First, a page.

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Greg Prince and Jason Fry
Faith and Fear in Flushing made its debut on Feb. 16, 2005, the brainchild of two longtime friends and lifelong Met fans.

Greg Prince discovered the Mets when he was 6, during the magical summer of 1969. He is a Long Island-based writer, editor and communications consultant. Contact him here.

Jason Fry is a Brooklyn writer whose first memories include his mom leaping up and down cheering for Rusty Staub. Check out his other writing here.

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Almost Again

Amid the myriad personnel moves the Mets have made this year, it’s easy to overlook the contributions of three players in particular. Dale Late has put his stamp on the starting rotation; Buck Short has become a presence in the middle of the order; and before being relegated to part-time duty, Mo Mentum looked to be a real factor. Indeed, the Mets were ultimately defined in their Saturday night game against the Yankees by the actions of the aforementioned trio.

Dale Late wasn’t sharp early, and allowed the Mets to fall behind by a substantial margin, but then he found his groove and gave the Mets enough innings to call it a good start.

Buck Short loomed as a threat all night, particularly as the Mets threatened to retake the lead they’d battled so hard to take after trailing, but his last big swing came up a little shy of making the crucial difference.

Mo Mentum? Frankly, I thought this might be the night we’d see Mo Mentum earn an everyday slot, but I’m sure those who analyze and strategize have their reasons for keeping Mo Mentum from really developing into the kind of player who can help the Mets sustain consistent winning.

As it was, there were several players who came through and kept the Mets in the game, but in the end, the club came up a day late, a buck short and had no momentum, falling, 8-7. Each of the Mets’ last eight losses has been by one run, coinciding with the additions of Late and Short to their roster and the subtraction of Mentum from their lineup.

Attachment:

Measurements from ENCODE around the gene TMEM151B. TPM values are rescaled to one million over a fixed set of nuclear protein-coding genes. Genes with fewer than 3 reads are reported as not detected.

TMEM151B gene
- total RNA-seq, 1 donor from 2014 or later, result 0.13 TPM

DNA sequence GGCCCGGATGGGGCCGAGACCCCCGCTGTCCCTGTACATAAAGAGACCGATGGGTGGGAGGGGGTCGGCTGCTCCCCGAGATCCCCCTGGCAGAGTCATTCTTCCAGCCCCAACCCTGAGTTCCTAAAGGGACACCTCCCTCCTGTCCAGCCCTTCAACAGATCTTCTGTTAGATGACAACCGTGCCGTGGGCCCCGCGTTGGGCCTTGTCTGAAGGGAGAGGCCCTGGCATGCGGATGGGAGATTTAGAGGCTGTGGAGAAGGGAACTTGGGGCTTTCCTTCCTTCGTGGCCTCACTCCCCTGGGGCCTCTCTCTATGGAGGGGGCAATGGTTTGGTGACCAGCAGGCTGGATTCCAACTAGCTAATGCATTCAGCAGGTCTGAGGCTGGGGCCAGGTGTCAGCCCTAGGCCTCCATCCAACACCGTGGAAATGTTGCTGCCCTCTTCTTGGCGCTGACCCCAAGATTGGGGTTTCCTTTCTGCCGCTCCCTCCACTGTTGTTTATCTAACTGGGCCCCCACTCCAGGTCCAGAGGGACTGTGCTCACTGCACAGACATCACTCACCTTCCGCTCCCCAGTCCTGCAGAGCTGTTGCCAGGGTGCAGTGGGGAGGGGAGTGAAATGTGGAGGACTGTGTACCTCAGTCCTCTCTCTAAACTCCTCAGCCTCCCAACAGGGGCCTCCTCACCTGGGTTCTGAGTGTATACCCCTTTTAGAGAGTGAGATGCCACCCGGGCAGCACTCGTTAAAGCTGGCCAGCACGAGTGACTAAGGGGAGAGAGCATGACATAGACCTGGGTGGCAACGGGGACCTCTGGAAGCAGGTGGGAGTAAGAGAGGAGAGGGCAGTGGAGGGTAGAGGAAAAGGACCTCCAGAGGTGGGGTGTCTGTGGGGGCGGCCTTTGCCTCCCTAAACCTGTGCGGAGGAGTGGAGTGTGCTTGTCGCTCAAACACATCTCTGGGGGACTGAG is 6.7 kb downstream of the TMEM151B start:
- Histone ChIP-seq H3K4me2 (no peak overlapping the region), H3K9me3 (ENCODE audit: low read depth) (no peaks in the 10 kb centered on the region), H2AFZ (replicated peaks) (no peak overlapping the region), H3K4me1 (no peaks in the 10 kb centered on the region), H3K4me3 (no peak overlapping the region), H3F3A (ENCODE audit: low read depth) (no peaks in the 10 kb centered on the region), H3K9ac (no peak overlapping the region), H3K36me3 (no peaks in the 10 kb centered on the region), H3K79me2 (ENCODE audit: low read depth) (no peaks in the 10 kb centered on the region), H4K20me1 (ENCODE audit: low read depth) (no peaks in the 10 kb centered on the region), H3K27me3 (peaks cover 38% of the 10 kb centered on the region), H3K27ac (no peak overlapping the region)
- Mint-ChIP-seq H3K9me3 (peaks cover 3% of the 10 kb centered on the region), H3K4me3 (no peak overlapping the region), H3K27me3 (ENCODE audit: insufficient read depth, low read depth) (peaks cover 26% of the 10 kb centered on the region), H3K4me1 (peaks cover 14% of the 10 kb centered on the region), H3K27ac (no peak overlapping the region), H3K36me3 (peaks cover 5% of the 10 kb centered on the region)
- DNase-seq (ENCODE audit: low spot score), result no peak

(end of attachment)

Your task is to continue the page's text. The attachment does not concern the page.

Prior to Saturday night’s game, Citi Field hosted what appeared to be thoughtful and well-done ceremonies to commemorate the twentieth anniversary of the September 11 attacks (“appeared,” because Fox kept cutting away from the ceremonies in order to yap and advertise). Manager Bobby Valentine, first base coach Mookie Wilson and eleven members of the 2001 Mets were on hand, as were hundreds of people with a specific connection to the events, aftermath and ongoing commemoration of 9/11. The current Mets broke out special home white NEW YORK jerseys to emphasize their bond with the city; wore the caps of the FDNY, the NYPD, the PAPD, the Department of Sanitation and the Department of Correction to honor those who gave so totally of themselves in the wake of the tragedy; and lined up alongside their interborough rivals to stress two opposing sides can sometimes come together. Even a person who isn’t particularly excited to see another New York team visit Queens under any circumstance considered it a nice touch.

The pregame production echoed that of the first game back at Shea Stadium in September of 2001 as well as the tenth-anniversary remembrance of September 2011. When it comes to reaching out to their community, the Mets organization indeed never forgets.

10 comments to Almost Again

  • Harvey Poris

    Once again, Rojas mismanaged the bullpen. Lugo pitches the 7th and gets the Yankees out on about 7 pitches. But Rojas takes him out for May Who promptly blows the game in the 8th.

    One-time Brooklyn manager Charlie Dressen used to tell his team in late, close games to hold them there, he’ll think of something. With the Mets losing something like 13 of the last 14 1-run games, Rojas usually thinks of the wrong thing.

  • eric1973

    “clerical error, corrected in luis’ case.”

    Actually, MikeL, it appears that the hiring of Luis Rojas appears to be a clerical error as well, one soon to be corrected.

    Certainly, we needed a fresh arm in there, in the most important game of the year. Rojas thought Lugo would end up looking like Bill Lee, after that dustup with Nettles, if he had pitched another inning.

    • mikeL

      let’s hope so eric.

      i was really surprised to see may in there and not loup …i thought maybe hand wasn’t available, but no he appeared in the 8th, sharp, and apparently saved by luis for after the lead was lost. by bad defense from the guy the fox-heads gushed endlessly about – “best hand-to-eye coordination in the majors” ….except apparently when he’s flat-footed.